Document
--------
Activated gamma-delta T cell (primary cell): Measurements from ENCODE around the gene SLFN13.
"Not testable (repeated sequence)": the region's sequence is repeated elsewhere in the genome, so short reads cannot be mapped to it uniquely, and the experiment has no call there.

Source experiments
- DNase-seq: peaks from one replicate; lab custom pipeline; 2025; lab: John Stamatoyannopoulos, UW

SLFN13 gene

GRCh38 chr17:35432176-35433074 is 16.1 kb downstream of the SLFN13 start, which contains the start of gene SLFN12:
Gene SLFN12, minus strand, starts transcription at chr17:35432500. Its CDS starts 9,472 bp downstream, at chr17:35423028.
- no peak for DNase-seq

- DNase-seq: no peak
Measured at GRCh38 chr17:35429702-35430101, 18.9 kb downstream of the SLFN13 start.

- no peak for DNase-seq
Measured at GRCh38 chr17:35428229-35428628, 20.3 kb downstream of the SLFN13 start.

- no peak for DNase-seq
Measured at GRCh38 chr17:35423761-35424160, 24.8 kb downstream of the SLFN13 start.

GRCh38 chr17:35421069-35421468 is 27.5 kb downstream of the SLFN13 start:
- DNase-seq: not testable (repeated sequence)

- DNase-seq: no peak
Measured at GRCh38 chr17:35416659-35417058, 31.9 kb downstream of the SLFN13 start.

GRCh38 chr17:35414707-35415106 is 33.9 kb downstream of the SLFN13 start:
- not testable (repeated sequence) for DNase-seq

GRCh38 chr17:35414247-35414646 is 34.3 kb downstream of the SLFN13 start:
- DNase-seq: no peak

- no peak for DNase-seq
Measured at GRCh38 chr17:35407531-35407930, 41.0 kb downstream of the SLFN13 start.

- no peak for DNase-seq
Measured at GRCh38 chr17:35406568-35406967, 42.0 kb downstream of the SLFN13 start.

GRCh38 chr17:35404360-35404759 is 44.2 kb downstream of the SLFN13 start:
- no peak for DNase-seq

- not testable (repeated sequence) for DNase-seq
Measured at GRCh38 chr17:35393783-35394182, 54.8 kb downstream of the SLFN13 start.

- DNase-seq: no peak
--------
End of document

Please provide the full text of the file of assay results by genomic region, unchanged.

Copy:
Activated gamma-delta T cell (primary cell): Measurements from ENCODE around the gene SLFN13.
"Not testable (repeated sequence)": the region's sequence is repeated elsewhere in the genome, so short reads cannot be mapped to it uniquely, and the experiment has no call there.

Source experiments
- DNase-seq: peaks from one replicate; lab custom pipeline; 2025; lab: John Stamatoyannopoulos, UW

SLFN13 gene

GRCh38 chr17:35432176-35433074 is 16.1 kb downstream of the SLFN13 start, which contains the start of gene SLFN12:
Gene SLFN12, minus strand, starts transcription at chr17:35432500. Its CDS starts 9,472 bp downstream, at chr17:35423028.
- no peak for DNase-seq

- DNase-seq: no peak
Measured at GRCh38 chr17:35429702-35430101, 18.9 kb downstream of the SLFN13 start.

- no peak for DNase-seq
Measured at GRCh38 chr17:35428229-35428628, 20.3 kb downstream of the SLFN13 start.

- no peak for DNase-seq
Measured at GRCh38 chr17:35423761-35424160, 24.8 kb downstream of the SLFN13 start.

GRCh38 chr17:35421069-35421468 is 27.5 kb downstream of the SLFN13 start:
- DNase-seq: not testable (repeated sequence)

- DNase-seq: no peak
Measured at GRCh38 chr17:35416659-35417058, 31.9 kb downstream of the SLFN13 start.

GRCh38 chr17:35414707-35415106 is 33.9 kb downstream of the SLFN13 start:
- not testable (repeated sequence) for DNase-seq

GRCh38 chr17:35414247-35414646 is 34.3 kb downstream of the SLFN13 start:
- DNase-seq: no peak

- no peak for DNase-seq
Measured at GRCh38 chr17:35407531-35407930, 41.0 kb downstream of the SLFN13 start.

- no peak for DNase-seq
Measured at GRCh38 chr17:35406568-35406967, 42.0 kb downstream of the SLFN13 start.

GRCh38 chr17:35404360-35404759 is 44.2 kb downstream of the SLFN13 start:
- no peak for DNase-seq

- not testable (repeated sequence) for DNase-seq
Measured at GRCh38 chr17:35393783-35394182, 54.8 kb downstream of the SLFN13 start.

- DNase-seq: no peak